"This is an issue to us that has really shown itself in the last two years, where it seems like every play ... results in a player stepping up, spiking the ball, the ball bouncing 15 yards away, and the officials having to go run it down," McKay said. "We don't think it's good for sportsmanship. We don't think it's good for administration (of the game)."

    Other proposals include installation of a coach-to-defense communication system, revising the way coaches must report injuries during the week, and increasing the game-day roster to 47 from 45 players.


  2. #2
    ramsanddodgers's Avatar
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    Re: Instant replay is here to stay

    I never really grasped the inconsistency of calling intentional grounding if a player threw the ball away when under pressure but spiking the ball to kill the clock wasn't intentional grounding. I think a 5 yard penalty is a good thing in this case.

    I understand the main difference is that a sack is not imminent when spiking the ball.

    Same goes for it being legal to throw the ball away if outside the "tackle box" and the ball being thrown at the line of scrimmage. If the QB did not feel threatened why throw it into the line of scrimmage? Either an eligible receiver is "in the area" or it is intentional grounding when under pressure.

    Throwing it away is throwing it away.

    It is legal sometimes and not legal other times? :x

    Yes, we have benefitted from this at times and a team is supposed to take advantage of any and all quirks in the rules, but still....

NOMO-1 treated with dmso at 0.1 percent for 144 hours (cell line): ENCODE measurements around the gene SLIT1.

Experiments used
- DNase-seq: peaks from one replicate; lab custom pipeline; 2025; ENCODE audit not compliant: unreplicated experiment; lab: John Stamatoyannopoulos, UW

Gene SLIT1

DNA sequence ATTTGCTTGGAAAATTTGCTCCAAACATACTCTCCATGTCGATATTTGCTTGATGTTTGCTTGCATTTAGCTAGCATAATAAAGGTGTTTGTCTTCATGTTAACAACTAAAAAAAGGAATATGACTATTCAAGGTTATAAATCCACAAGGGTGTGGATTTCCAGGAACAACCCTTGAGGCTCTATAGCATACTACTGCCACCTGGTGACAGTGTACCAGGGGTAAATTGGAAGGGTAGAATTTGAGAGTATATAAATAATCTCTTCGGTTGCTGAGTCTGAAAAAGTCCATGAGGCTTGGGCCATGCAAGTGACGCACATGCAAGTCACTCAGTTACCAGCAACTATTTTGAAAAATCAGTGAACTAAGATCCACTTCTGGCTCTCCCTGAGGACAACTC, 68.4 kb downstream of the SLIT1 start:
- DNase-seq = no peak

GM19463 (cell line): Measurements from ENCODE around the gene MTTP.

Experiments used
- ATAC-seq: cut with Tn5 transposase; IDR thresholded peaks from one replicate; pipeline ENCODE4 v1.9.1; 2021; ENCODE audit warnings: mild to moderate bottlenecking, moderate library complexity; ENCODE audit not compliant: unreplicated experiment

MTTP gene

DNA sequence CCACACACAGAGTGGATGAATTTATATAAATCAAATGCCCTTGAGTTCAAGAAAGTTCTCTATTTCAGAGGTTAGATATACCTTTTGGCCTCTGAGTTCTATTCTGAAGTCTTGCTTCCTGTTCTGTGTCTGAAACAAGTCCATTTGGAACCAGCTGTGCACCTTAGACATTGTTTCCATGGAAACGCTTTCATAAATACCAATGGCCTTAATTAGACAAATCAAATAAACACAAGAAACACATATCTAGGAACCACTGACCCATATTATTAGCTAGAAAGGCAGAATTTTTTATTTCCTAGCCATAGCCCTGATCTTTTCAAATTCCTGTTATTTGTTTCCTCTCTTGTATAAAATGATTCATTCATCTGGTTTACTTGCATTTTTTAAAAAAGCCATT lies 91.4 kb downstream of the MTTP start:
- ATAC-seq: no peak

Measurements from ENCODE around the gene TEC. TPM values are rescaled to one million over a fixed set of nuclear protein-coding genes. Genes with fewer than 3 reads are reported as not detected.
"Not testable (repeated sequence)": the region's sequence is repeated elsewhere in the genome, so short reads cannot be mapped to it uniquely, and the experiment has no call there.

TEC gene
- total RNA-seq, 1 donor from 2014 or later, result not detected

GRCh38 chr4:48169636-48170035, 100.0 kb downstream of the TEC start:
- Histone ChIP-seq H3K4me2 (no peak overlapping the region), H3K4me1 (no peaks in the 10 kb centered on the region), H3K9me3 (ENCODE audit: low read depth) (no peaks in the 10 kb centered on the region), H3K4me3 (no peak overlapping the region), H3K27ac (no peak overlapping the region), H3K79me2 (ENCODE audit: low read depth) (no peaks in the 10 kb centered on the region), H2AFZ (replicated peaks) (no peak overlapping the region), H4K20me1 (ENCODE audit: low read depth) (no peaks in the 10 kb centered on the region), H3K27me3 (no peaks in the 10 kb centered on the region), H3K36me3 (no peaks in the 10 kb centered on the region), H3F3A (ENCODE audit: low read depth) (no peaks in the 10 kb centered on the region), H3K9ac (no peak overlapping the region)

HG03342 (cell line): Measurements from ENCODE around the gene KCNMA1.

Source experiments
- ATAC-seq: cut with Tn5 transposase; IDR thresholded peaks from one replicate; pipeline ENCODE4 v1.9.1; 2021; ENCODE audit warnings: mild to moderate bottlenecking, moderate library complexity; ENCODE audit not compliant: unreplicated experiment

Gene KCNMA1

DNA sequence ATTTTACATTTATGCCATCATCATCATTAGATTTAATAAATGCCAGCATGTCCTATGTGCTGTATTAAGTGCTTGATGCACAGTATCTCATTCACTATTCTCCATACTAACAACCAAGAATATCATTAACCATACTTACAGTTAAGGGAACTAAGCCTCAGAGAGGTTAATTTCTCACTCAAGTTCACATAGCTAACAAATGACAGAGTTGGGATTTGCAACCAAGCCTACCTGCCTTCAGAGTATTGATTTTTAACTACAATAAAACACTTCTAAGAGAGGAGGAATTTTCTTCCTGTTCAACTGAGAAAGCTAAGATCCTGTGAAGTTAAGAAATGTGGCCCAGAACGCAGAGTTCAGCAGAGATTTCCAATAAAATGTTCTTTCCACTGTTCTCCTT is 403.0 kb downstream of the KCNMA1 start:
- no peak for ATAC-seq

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  3. #3
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    Re: Instant replay is here to stay

    Quote Originally Posted by ramsanddodgers View Post
    I never really grasped the inconsistency of calling intentional grounding if a player threw the ball away when under pressure but spiking the ball to kill the clock wasn't intentional grounding. I think a 5 yard penalty is a good thing in this case.

    I understand the main difference is that a sack is not imminent when spiking the ball.
    I think they mean spiking the ball in celebration after a big play not being a score would draw a penalty, not spiking the ball to kill the clock.
    Just Fix It

  4. #4
    ramsanddodgers's Avatar
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    Re: Instant replay is here to stay

    Quote Originally Posted by rammiser View Post
    I think they mean spiking the ball in celebration after a big play not being a score would draw a penalty, not spiking the ball to kill the clock.
    Yes, it appears I may have been ummmm...
    mistaken?:\

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  5. #5
    laram0's Avatar
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    Re: Instant replay is here to stay

    The overtime issue is a tough one. It does hurt when our team plays their hearts out and the game ends in a tie. Then the winner of the coin flip (62% of the time) wins the game. Not so sure moving the Kick-off up 5 yards is going to make that much of a difference.